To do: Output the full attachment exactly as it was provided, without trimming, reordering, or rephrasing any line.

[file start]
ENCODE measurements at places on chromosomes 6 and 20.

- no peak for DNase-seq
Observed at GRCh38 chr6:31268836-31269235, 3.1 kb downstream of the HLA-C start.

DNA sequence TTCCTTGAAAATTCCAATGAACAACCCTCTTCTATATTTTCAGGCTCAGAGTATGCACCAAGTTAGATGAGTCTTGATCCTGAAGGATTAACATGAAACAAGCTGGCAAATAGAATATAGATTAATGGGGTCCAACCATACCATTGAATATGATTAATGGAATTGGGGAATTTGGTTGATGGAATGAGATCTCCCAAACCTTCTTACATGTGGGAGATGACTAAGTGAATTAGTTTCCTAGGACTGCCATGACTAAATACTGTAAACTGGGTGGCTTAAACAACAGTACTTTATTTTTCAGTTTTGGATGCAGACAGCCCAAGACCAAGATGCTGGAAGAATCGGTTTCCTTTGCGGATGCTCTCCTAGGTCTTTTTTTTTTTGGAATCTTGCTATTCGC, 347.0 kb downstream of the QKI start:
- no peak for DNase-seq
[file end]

ENCODE measurements at places on chromosomes 6 and 20.

- no peak for DNase-seq
Observed at GRCh38 chr6:31268836-31269235, 3.1 kb downstream of the HLA-C start.

DNA sequence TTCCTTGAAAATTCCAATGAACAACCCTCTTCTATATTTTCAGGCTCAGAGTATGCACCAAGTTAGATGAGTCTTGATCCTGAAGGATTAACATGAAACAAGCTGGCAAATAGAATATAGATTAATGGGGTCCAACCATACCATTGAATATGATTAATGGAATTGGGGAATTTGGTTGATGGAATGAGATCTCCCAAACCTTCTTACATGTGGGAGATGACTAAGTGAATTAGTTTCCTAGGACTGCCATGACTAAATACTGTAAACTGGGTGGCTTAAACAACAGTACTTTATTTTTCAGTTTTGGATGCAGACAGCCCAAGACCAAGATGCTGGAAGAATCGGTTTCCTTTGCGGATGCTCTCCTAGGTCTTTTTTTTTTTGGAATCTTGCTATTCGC, 347.0 kb downstream of the QKI start:
- no peak for DNase-seq